This is particularly unfortunate since there are only about 350 American students in China now, while some 300,000 Chinese students are studying in the US. The governments and educational institutions on both sides can do a better job to encourage more American students to study in China such as by offering scholarships to American students and increasing commercial flights across the Pacific.
The Chinese side should make it easier for foreigners to travel to and stay in China as part of the post-Covid readjustment. China has quickly become a cashless society, which creates inconvenience for foreigners who still prefer to use cash or credit cards. Without corresponding measures and policies, it is unlikely to see an influx of foreigners to China.
Anti-China sentiment in Washington still strong
Third, the general atmosphere in Washington remains toxic for the improvement of bilateral relations, and there is no sign the technological war will end soon.
As the US enters the election season, it will be more difficult to improve US-China relations since China is likely to become a scapegoat of everything wrong in America. Many members of Congress and the media are religiously anti-China. Rational voices are marginalised.
For example, no major US media reported the story of how Marianne Williamson, a Democratic candidate for the 2024 US presidential campaign, talked about US policy towards China. In responding to a question from voters about China’s reported plan to set up a military facility in Cuba, Williamson pointed out the US is not in a position to lecture others since it has 313 bases surrounding China and about 750 military facilities around the world. She asked, when the rest of the world looks at Iraq or Afghanistan, who do they think is the greatest military threat to the world? Clearly, her view does not resonate with the official perspective and is ignored by the mainstream media.
Veteran China scholar Cheng Li recently left the Brookings Institution where he has worked in the past 17 years and is now heading a new research centre at the University of Hong Kong. He said the return of McCarthyism in America has made Chinese-Americans like him very “uncomfortable” and Washington has become “unfamiliar” to him.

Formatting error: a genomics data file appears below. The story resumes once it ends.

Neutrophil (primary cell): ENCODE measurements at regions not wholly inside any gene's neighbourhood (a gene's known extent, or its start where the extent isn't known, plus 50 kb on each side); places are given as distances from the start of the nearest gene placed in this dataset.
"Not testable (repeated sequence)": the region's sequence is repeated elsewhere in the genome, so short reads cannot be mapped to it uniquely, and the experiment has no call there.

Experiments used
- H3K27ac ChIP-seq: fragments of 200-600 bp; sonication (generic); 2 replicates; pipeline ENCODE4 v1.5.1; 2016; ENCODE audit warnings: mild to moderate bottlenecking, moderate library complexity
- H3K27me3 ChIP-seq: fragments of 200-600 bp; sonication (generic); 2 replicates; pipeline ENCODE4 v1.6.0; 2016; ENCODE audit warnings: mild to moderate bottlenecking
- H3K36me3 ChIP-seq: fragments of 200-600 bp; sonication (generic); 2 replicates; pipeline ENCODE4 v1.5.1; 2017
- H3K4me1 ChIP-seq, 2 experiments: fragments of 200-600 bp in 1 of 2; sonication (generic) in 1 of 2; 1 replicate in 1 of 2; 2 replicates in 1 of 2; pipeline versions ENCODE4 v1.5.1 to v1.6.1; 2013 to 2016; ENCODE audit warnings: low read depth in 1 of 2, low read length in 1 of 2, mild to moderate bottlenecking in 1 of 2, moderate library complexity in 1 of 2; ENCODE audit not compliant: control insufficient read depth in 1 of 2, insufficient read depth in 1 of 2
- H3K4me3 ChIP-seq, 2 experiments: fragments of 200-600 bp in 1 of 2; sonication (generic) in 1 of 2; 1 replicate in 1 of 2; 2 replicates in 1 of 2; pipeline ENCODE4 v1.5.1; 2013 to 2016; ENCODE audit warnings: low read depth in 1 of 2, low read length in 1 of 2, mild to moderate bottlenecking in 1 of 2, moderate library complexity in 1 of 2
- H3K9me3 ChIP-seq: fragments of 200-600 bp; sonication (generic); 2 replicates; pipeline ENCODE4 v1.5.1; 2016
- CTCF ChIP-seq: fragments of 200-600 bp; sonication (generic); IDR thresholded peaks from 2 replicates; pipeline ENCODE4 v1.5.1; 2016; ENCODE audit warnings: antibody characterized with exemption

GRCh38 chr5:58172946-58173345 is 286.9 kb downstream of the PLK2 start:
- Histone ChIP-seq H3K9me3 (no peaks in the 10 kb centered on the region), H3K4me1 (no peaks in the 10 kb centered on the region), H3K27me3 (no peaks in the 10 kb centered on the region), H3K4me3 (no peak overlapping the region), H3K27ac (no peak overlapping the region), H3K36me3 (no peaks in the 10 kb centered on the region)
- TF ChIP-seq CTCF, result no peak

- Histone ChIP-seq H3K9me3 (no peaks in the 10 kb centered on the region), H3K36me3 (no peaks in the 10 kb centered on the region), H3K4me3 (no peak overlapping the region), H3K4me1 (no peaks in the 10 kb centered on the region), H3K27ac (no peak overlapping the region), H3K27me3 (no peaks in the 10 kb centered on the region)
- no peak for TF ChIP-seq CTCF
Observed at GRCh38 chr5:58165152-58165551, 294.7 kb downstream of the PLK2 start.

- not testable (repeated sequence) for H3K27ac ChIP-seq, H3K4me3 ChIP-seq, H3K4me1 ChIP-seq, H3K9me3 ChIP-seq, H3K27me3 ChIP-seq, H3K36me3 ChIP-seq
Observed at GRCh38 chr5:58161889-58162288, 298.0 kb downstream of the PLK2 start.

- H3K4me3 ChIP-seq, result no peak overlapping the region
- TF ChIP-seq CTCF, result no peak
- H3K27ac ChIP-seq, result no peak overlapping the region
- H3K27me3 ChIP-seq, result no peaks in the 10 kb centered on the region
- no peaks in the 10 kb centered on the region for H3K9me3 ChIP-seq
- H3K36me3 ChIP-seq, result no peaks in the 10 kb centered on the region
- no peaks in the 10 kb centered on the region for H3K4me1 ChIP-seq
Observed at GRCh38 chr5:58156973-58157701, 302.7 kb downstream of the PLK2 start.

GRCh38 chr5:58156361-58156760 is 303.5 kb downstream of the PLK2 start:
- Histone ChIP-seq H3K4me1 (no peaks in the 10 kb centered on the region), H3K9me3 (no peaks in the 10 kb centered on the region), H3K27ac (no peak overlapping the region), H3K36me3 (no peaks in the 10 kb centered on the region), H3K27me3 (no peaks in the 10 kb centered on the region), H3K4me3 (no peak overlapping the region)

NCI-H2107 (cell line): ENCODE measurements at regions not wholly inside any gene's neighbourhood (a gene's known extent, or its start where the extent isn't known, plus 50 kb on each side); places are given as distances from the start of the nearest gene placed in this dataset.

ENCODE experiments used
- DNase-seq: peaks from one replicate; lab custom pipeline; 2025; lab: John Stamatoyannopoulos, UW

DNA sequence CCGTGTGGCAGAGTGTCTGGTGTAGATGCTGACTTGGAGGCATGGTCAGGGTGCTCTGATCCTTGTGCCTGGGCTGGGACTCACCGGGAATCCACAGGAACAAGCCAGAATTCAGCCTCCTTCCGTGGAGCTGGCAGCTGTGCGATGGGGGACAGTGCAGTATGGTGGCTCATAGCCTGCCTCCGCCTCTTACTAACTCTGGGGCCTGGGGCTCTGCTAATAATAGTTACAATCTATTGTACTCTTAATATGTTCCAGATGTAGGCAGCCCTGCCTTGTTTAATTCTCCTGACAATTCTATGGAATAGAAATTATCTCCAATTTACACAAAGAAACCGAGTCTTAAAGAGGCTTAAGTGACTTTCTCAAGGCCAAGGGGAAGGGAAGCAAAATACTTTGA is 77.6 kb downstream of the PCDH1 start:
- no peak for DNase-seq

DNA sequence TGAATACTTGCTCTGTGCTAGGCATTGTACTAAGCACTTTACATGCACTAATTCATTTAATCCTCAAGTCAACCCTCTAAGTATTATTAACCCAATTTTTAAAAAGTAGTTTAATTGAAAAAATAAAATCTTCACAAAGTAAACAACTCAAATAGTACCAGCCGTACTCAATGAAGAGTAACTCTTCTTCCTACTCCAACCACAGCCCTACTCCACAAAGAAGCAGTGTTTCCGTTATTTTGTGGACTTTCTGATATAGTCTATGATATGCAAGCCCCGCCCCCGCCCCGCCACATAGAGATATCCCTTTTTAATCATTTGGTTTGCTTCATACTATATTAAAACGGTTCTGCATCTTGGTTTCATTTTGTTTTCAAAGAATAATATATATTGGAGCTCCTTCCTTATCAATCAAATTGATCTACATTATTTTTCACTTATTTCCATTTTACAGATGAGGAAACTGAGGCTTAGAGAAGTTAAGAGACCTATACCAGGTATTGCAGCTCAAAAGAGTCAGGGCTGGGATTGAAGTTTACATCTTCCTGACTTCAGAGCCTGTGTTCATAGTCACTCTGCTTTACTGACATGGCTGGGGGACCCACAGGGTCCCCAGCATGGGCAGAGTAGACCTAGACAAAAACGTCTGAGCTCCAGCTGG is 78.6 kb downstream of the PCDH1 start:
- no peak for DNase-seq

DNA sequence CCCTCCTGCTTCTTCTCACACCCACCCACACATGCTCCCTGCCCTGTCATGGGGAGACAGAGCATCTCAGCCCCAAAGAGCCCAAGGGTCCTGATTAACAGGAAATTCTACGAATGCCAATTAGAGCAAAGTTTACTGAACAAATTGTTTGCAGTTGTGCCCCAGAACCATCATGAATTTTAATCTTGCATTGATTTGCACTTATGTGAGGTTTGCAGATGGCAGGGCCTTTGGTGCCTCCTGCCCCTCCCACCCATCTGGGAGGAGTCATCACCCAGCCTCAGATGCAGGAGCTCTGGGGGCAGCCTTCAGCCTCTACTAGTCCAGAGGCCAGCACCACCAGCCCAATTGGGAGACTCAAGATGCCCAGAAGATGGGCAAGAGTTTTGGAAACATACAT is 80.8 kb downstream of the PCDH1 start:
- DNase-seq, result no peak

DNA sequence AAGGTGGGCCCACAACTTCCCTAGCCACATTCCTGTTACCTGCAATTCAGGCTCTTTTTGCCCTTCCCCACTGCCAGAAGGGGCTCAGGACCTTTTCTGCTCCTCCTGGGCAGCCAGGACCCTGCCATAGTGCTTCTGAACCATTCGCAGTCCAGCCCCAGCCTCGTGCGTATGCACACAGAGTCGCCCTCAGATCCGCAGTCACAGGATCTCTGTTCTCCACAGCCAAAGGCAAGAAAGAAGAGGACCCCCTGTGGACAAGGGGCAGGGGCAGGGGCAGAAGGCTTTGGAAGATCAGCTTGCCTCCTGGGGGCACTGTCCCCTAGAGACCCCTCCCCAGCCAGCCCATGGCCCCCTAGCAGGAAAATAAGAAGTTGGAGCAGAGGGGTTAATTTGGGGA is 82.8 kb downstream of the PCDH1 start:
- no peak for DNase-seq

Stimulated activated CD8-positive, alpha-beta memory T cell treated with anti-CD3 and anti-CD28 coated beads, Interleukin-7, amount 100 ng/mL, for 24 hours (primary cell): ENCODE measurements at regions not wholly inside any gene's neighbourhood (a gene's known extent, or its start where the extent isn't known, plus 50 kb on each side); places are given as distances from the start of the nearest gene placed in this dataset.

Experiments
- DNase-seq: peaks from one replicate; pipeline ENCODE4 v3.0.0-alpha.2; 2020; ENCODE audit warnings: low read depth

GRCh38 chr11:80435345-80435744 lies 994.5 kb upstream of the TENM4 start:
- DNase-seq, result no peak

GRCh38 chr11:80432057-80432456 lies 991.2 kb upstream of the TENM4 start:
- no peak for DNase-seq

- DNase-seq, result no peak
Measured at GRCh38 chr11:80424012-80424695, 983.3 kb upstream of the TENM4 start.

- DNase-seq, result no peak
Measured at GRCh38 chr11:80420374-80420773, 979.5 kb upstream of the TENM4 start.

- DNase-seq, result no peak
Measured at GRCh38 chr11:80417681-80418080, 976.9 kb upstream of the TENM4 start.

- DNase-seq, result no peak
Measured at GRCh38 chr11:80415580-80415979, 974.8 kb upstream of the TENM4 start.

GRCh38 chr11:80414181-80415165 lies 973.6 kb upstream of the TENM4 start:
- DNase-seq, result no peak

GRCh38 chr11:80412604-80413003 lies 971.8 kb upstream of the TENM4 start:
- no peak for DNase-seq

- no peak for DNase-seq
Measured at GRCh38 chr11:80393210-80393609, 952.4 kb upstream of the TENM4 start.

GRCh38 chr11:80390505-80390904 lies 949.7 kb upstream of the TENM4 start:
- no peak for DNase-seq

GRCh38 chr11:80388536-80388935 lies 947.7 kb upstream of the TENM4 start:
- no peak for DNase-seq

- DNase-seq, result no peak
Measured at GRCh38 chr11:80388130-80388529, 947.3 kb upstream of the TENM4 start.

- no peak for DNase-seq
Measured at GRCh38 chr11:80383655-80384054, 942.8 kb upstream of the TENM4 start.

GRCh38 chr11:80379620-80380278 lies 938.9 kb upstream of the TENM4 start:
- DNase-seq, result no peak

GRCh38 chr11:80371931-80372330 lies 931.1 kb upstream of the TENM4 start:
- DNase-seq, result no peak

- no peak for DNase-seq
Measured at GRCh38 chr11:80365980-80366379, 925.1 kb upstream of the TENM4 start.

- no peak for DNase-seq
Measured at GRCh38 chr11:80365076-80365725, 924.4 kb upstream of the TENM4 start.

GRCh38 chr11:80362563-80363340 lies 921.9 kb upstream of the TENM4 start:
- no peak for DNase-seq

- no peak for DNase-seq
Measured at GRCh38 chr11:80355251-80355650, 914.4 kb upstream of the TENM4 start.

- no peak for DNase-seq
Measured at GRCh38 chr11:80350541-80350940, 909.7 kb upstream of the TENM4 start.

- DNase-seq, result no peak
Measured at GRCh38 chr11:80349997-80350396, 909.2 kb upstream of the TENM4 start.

The Biden administration continues to woo or pressure US allies and partners to join it in combating China’s growing influence. A recent example is the Biden administration’s zealous and lavish welcome of Indian Prime Minister Narendra Modi with a pomp-filled state visit, while keeping silent on his crackdown on dissent and minority rights at home. The reason is simple: Washington needs India’s help in implementing the Indo-Pacific strategy to counter China.
... China, among others, has tried to stay neutral while offering diplomatic and economic support for President Putin.
The technological war continues with the Biden administration coercing Japan, the Netherlands, and others to curb chip exports to China and China beginning to impose export controls of two rare earth metals used in computer chips and solar panels.
Russia-Ukraine war casts a pall on US-China relations
Finally, the US and China remain far apart regarding the Russia-Ukraine war and its implications.
While the US-led West continues to sanction and isolate Russia, China, among others, has tried to stay neutral while offering diplomatic and economic support for President Putin. Most recently, Putin was welcomed to the virtual Shanghai Cooperation Organisation (SCO) summit hosted by Prime Minister Modi, joined by President Xi Jinping and leaders of other SCO member states.
China has proposed to help bring the conflict to an end through negotiations, but such a proposal is not endorsed by the US and its allies, which continue to supply Ukraine with lethal weapons to prolong the war.
Both the US and China seem to be treating the Ukraine crisis as a “teachable moment”...
Many American politicians have drawn a line between the Russia-Ukraine war and a potential conflict in the Taiwan Strait despite the vast differences between the two cases. Some prefer to see the Eurasian conflict as a preview of a conflict over Taiwan. For example, the lesson Nikki Haley, a Republican presidential candidate, learned from the Russia-Ukraine war is that weak support for Ukraine would “only encourage” China to invade Taiwan.
Instead of working together to end the Russia-Ukraine war and to promote peace across the Taiwan Strait, both the US and China seem to be treating the Ukraine crisis as a “teachable moment”, with Washington eagerly arming Taiwan to resist a potential “invasion” from China, and with Beijing becoming more determined to defend sovereignty in anticipation of US and Western involvement in a potential Taiwan Strait conflict.
President Xi’s latest call for the Chinese military to enhance “the planning of war and combat” is a reminder that we cannot take peace for granted. Greater efforts are needed from both sides if they are serious about avoiding conflict and coexisting peacefully.